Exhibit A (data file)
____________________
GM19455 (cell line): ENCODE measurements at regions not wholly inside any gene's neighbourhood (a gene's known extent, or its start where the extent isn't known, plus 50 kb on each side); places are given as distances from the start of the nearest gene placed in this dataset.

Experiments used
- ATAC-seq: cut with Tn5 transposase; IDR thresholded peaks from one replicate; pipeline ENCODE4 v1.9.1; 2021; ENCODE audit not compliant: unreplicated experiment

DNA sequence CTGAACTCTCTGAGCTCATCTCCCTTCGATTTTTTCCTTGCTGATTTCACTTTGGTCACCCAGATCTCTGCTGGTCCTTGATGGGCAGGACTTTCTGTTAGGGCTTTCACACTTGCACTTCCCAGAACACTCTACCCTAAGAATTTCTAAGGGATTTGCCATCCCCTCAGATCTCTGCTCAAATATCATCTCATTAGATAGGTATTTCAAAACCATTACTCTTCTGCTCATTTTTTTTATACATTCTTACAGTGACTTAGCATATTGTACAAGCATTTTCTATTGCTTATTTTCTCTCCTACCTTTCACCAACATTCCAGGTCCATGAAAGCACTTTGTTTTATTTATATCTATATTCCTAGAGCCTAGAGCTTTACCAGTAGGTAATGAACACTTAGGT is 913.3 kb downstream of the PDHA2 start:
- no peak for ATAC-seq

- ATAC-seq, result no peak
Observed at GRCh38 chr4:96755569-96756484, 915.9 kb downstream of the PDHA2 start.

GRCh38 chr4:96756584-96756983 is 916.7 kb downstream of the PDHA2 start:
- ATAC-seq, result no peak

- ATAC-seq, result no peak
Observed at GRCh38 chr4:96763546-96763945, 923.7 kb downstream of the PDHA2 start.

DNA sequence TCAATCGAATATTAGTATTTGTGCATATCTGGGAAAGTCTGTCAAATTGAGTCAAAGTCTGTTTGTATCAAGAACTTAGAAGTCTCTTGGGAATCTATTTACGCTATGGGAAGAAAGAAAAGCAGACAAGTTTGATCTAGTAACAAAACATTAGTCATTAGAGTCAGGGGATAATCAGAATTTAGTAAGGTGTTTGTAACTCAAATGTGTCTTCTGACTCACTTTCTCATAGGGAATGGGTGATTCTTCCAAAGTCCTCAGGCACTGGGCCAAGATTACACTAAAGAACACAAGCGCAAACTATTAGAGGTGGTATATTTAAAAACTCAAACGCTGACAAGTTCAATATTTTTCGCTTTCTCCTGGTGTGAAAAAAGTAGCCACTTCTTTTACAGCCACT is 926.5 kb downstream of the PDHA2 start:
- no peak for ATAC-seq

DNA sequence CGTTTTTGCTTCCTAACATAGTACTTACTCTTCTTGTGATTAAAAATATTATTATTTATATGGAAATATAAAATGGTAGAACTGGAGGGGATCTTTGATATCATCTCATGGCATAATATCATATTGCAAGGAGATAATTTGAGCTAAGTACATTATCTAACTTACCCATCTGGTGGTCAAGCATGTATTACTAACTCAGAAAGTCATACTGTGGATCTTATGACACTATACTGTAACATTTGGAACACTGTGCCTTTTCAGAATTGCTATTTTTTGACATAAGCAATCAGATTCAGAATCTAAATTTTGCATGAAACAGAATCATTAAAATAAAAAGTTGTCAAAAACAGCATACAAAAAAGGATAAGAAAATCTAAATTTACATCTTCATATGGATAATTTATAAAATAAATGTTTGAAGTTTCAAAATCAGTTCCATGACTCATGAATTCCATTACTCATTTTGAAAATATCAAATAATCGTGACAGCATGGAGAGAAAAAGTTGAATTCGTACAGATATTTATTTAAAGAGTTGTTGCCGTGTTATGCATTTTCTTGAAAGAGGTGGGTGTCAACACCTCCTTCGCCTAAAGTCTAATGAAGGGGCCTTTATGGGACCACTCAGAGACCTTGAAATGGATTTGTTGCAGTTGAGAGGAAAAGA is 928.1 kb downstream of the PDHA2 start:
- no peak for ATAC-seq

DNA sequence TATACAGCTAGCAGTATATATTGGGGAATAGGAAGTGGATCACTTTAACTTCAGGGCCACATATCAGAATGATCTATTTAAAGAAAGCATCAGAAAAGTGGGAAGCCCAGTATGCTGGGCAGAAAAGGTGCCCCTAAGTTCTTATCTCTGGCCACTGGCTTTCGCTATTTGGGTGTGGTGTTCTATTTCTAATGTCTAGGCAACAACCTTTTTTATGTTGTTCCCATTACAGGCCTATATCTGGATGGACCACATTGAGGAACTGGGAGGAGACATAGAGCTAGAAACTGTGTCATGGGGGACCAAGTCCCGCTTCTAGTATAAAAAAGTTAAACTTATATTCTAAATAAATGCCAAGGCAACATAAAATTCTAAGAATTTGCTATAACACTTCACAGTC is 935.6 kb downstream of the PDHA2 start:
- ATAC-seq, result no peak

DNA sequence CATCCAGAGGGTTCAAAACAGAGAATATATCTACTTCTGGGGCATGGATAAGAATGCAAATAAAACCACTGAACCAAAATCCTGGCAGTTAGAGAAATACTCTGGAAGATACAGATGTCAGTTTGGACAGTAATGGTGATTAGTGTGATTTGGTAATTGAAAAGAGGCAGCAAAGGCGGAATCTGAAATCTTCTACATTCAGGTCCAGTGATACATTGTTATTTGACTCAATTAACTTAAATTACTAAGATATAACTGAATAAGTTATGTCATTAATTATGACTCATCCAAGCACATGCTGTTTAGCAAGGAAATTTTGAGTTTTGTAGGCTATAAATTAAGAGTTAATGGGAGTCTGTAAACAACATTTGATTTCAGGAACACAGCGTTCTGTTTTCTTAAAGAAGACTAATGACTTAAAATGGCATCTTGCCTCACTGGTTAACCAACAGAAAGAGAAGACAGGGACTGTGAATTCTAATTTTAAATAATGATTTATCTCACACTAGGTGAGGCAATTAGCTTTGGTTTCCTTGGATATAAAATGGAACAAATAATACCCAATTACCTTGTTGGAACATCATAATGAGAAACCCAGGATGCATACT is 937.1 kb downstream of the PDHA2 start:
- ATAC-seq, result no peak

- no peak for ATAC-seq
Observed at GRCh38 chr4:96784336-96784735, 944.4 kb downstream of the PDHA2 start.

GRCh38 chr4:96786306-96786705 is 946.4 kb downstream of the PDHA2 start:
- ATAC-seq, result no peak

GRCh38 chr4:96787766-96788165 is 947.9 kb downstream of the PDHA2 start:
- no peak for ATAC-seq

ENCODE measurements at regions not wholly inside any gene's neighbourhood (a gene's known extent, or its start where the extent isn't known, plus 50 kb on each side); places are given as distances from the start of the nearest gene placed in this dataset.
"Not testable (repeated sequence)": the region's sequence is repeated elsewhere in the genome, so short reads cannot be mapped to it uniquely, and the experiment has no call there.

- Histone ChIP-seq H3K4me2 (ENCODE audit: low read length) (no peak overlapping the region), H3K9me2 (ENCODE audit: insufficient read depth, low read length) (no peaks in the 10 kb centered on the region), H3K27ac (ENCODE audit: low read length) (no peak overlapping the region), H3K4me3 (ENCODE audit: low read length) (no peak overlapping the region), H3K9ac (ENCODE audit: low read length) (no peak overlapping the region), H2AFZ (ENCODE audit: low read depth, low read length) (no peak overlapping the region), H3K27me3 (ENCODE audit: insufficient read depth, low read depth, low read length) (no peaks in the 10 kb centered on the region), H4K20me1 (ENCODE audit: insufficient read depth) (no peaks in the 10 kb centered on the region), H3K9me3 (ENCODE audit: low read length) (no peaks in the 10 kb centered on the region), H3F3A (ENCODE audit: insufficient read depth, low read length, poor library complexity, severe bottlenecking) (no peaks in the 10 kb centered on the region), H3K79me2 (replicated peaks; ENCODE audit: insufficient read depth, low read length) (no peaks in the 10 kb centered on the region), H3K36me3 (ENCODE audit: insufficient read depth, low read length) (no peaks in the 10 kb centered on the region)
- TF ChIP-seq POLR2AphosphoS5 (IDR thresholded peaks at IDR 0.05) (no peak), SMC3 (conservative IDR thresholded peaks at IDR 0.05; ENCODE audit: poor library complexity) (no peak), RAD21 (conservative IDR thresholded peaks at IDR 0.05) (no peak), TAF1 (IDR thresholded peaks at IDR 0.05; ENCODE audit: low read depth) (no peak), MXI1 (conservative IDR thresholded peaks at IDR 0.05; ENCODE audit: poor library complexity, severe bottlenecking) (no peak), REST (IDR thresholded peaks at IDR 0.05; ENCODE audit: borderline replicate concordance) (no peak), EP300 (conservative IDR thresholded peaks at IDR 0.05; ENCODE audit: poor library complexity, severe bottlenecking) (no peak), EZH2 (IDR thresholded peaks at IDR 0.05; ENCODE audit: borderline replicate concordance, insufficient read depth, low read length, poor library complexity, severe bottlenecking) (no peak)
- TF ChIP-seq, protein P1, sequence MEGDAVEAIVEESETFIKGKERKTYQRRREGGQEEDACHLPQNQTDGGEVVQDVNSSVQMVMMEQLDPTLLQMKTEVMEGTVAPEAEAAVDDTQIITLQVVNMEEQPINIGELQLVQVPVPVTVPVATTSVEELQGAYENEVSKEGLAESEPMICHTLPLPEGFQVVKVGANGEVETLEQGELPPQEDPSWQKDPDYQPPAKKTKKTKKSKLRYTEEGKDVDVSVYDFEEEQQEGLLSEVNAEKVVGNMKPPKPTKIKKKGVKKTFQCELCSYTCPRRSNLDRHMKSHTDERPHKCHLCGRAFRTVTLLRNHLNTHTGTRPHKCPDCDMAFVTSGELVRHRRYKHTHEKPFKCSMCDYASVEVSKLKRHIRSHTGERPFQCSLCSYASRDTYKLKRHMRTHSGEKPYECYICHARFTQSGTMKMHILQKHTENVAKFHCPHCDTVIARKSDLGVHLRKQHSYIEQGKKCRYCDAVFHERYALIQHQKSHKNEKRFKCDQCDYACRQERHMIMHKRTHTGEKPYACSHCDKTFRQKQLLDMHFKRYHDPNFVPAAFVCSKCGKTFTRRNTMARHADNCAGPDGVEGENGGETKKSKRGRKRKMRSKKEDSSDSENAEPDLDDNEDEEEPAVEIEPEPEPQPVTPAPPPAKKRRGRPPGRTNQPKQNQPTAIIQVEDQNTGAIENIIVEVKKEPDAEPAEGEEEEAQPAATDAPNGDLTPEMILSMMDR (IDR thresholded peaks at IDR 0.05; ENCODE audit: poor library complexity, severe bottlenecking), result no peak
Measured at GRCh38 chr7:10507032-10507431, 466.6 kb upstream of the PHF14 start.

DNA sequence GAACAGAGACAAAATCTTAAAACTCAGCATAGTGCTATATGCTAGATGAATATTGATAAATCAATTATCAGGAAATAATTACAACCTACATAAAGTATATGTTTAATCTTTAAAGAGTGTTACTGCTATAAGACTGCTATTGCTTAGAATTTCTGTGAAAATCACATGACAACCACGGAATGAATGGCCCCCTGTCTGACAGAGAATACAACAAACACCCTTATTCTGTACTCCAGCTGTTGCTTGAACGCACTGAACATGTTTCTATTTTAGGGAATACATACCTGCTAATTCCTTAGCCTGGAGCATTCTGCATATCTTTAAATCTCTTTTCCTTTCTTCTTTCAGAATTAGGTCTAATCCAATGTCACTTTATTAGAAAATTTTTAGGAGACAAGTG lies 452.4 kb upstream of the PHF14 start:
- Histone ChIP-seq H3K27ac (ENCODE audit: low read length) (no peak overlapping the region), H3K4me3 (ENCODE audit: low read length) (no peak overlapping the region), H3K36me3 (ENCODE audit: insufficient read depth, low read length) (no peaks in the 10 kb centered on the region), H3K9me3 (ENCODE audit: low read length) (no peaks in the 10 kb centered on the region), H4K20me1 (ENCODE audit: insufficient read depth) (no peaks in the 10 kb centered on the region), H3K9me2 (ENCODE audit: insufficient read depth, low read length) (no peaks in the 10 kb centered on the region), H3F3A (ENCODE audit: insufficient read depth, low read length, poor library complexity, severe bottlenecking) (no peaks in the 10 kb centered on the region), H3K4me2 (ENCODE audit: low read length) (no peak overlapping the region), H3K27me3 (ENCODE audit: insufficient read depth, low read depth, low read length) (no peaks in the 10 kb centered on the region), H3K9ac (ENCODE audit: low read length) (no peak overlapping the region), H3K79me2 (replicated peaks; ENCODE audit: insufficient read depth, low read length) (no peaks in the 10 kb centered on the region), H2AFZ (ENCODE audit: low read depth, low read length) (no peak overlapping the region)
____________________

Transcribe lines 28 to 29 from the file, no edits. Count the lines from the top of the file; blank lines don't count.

- Histone ChIP-seq H3K4me2 (ENCODE audit: low read length) (no peak overlapping the region), H3K9me2 (ENCODE audit: insufficient read depth, low read length) (no peaks in the 10 kb centered on the region), H3K27ac (ENCODE audit: low read length) (no peak overlapping the region), H3K4me3 (ENCODE audit: low read length) (no peak overlapping the region), H3K9ac (ENCODE audit: low read length) (no peak overlapping the region), H2AFZ (ENCODE audit: low read depth, low read length) (no peak overlapping the region), H3K27me3 (ENCODE audit: insufficient read depth, low read depth, low read length) (no peaks in the 10 kb centered on the region), H4K20me1 (ENCODE audit: insufficient read depth) (no peaks in the 10 kb centered on the region), H3K9me3 (ENCODE audit: low read length) (no peaks in the 10 kb centered on the region), H3F3A (ENCODE audit: insufficient read depth, low read length, poor library complexity, severe bottlenecking) (no peaks in the 10 kb centered on the region), H3K79me2 (replicated peaks; ENCODE audit: insufficient read depth, low read length) (no peaks in the 10 kb centered on the region), H3K36me3 (ENCODE audit: insufficient read depth, low read length) (no peaks in the 10 kb centered on the region)
- TF ChIP-seq POLR2AphosphoS5 (IDR thresholded peaks at IDR 0.05) (no peak), SMC3 (conservative IDR thresholded peaks at IDR 0.05; ENCODE audit: poor library complexity) (no peak), RAD21 (conservative IDR thresholded peaks at IDR 0.05) (no peak), TAF1 (IDR thresholded peaks at IDR 0.05; ENCODE audit: low read depth) (no peak), MXI1 (conservative IDR thresholded peaks at IDR 0.05; ENCODE audit: poor library complexity, severe bottlenecking) (no peak), REST (IDR thresholded peaks at IDR 0.05; ENCODE audit: borderline replicate concordance) (no peak), EP300 (conservative IDR thresholded peaks at IDR 0.05; ENCODE audit: poor library complexity, severe bottlenecking) (no peak), EZH2 (IDR thresholded peaks at IDR 0.05; ENCODE audit: borderline replicate concordance, insufficient read depth, low read length, poor library complexity, severe bottlenecking) (no peak)